a compassWith all this technology at our twenty-first century fingertips, a compass seems like a primitive tool. And definitely not very user-friendly.

But imagine sailing the seas without one.

Historical records indicate that compasses were not used as a navigational aid to Europeans until sometime in the late twelfth century, and they weren’t in common use until even later.  (The magnetic properties of lodestone were recognized by ancients such as Greeks and Chinese, but apparently none of them thought of using a magnetized needle to help sailors navigate in bad weather—so ancient seafarers had to blunder along without such tools for an additional thousand years or so.)

Can you imagine sailing the seas without so much as a compass to guide you? But people did. For centuries. People like the Phoenecians, Greeks, and Vikings. It sheds a whole new light on Paul’s shipwreck account, doesn’t it? After being blown off course, and not seeing sun nor stars for thirteen or fourteen days, they had no idea where they were and no way to figure it out. The fact that they ended up on Malta is nothing short of a miracle. (For a detailed play-by-play account of the whole story, visit this site.)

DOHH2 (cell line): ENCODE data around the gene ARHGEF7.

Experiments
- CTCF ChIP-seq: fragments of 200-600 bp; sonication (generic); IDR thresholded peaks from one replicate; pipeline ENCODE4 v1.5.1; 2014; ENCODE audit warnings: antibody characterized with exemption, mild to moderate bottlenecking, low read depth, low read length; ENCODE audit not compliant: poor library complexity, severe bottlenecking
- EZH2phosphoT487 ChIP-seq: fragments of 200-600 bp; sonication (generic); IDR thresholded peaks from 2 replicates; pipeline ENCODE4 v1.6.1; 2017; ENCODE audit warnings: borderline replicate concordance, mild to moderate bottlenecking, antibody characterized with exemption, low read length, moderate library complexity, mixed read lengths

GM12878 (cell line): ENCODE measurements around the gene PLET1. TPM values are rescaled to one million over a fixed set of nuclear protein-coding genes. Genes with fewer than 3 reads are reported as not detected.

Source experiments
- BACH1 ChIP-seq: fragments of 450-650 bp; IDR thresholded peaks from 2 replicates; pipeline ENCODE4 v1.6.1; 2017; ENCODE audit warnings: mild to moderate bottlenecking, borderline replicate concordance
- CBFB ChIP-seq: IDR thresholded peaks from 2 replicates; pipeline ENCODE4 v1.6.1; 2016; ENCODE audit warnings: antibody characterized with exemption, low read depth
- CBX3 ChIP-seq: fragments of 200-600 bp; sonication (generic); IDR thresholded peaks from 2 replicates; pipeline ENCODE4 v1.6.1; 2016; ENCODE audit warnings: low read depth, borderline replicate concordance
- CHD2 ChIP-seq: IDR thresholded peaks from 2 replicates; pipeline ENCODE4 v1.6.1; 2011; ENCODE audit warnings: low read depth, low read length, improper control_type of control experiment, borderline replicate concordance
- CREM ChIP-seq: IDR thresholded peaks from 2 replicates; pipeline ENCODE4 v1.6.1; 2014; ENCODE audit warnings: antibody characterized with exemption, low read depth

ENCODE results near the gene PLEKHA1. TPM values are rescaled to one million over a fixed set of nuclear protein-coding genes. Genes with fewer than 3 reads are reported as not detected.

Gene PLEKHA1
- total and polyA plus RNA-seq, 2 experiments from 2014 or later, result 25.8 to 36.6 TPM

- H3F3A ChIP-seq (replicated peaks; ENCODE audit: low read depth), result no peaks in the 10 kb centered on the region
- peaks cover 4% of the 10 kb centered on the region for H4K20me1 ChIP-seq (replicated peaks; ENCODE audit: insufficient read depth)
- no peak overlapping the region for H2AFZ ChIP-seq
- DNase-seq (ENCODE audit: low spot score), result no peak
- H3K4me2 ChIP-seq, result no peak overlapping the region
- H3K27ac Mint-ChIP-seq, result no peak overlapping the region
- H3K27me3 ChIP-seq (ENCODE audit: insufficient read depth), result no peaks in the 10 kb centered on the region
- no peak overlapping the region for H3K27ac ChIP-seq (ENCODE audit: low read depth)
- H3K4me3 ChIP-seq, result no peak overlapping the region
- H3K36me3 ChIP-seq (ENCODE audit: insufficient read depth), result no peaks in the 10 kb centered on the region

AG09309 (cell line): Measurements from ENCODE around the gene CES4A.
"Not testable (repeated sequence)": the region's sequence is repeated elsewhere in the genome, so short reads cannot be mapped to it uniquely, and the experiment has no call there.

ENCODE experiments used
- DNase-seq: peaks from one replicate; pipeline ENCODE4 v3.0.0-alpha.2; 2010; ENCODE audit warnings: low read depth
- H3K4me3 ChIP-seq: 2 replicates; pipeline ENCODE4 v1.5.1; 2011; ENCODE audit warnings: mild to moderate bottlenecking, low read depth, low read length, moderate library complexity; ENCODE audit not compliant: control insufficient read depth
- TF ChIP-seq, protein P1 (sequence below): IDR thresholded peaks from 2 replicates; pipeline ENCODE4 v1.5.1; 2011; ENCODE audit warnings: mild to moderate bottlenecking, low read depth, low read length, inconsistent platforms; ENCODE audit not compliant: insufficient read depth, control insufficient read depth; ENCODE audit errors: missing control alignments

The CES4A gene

How did they do it?

When possible, ancient seafarers stayed within sight of land (which would explain all the stops Luke mentions during Paul’s sea travels.) When they risked crossing expanses of open sea, they did so where prevailing winds and currents could be depended upon to take them where they hoped to go. And although they didn’t have a sextant or a compass, they did have one tool to help them navigate: their fist.

Say what?

If you clench your fist and hold it at arm’s length, the width of your fist is equivalent to an angular distance of ten degrees. That means a sailor could determine the height of a specific  star above the horizon with a fair degree of accuracy, fair enough to help them sail those wine-dark seas.